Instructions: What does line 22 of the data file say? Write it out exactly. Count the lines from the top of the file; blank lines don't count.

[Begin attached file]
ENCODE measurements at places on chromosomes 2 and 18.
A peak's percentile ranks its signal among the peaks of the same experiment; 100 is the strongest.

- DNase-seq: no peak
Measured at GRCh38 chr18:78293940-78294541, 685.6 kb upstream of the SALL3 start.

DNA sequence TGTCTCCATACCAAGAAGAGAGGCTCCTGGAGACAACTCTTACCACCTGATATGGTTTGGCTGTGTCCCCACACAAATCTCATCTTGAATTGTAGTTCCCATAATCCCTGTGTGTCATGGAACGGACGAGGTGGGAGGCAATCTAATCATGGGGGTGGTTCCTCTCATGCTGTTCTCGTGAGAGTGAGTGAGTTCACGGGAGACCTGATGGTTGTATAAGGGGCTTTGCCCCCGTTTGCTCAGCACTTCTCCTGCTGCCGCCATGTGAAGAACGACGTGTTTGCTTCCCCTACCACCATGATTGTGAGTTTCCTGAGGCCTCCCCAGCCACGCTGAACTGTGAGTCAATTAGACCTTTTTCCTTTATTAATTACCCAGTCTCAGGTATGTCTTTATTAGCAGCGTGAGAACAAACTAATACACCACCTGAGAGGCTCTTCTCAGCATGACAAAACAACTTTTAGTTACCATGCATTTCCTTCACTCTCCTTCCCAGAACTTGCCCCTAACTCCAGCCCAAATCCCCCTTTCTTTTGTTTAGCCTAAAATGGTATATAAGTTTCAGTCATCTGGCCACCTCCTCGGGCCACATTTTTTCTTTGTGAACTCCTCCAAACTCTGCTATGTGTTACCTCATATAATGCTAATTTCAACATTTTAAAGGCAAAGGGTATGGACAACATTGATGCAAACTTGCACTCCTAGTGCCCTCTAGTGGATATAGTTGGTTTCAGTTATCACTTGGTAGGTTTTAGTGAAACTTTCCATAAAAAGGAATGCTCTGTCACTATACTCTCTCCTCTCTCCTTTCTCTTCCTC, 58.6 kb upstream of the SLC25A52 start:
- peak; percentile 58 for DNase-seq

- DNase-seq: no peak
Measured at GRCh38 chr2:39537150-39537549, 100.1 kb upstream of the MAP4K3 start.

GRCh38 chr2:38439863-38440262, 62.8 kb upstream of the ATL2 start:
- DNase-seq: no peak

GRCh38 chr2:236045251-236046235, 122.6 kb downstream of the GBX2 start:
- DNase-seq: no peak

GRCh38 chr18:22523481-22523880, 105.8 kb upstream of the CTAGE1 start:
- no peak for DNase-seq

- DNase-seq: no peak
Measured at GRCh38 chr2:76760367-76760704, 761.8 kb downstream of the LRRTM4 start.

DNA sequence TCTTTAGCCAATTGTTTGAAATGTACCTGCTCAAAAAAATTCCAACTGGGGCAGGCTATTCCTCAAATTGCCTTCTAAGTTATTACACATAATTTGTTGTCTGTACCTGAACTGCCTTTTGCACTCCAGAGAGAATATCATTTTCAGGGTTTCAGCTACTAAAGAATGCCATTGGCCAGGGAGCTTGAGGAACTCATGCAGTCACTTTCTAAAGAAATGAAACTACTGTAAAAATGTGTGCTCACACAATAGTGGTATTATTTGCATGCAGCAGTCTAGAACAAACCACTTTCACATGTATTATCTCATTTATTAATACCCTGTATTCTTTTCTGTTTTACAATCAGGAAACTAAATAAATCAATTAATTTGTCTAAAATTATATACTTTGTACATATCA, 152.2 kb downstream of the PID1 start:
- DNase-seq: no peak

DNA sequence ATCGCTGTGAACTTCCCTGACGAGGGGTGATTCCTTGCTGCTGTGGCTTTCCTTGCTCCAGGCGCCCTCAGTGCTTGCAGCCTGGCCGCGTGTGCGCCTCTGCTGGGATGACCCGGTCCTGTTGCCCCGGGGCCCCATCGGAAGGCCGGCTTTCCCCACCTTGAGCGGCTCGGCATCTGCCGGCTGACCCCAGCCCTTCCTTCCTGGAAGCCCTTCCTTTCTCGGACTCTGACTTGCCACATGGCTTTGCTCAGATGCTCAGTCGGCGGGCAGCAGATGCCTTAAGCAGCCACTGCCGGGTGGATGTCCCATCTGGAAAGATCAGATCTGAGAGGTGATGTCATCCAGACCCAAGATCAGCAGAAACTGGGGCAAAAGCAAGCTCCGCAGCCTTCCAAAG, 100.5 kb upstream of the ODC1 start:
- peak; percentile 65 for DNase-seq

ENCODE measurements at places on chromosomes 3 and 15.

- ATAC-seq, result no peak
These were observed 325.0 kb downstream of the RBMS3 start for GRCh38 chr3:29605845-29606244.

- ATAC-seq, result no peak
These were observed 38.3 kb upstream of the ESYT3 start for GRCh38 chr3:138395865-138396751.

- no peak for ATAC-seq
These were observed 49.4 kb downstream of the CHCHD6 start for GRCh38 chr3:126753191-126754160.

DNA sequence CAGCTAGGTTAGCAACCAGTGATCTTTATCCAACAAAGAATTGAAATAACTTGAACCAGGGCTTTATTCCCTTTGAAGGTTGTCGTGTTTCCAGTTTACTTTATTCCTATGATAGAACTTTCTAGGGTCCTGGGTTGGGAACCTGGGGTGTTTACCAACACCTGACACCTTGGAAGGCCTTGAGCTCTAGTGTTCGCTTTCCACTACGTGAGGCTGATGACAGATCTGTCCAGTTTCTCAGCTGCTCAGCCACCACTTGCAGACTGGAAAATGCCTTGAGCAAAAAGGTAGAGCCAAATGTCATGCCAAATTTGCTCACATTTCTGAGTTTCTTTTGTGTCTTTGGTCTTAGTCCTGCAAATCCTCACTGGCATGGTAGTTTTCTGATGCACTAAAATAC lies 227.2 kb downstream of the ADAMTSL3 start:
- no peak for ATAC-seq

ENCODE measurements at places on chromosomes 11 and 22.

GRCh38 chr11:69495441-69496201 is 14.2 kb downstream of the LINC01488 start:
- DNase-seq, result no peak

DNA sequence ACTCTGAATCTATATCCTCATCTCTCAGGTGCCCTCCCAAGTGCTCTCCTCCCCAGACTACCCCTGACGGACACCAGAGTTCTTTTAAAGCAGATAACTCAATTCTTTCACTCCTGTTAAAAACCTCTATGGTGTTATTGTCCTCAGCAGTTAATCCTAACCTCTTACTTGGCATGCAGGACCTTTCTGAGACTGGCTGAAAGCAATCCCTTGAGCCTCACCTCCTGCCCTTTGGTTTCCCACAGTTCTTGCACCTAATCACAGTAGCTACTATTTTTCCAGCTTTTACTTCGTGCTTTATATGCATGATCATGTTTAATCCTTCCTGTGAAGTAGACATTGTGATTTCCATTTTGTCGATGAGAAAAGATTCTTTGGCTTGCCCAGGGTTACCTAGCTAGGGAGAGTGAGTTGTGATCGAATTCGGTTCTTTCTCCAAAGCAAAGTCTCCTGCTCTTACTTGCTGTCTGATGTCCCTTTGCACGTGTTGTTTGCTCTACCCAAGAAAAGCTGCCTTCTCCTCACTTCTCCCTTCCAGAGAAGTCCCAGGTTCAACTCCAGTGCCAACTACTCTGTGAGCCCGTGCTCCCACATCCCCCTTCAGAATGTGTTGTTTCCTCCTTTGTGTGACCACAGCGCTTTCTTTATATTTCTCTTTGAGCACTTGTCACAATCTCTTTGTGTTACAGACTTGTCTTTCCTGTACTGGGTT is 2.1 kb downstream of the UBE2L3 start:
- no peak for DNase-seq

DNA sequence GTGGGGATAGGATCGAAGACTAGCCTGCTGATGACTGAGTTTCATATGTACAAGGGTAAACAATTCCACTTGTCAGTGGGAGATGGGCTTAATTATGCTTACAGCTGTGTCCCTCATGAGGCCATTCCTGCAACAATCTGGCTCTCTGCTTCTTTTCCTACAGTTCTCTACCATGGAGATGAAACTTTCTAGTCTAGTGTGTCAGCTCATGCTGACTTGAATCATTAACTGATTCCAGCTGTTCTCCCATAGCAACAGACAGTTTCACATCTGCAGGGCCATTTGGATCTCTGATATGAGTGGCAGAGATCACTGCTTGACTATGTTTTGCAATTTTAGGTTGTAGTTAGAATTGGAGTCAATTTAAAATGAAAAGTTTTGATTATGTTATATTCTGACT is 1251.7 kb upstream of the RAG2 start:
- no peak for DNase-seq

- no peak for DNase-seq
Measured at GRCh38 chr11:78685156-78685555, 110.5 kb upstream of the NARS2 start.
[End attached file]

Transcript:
- ATAC-seq, result no peak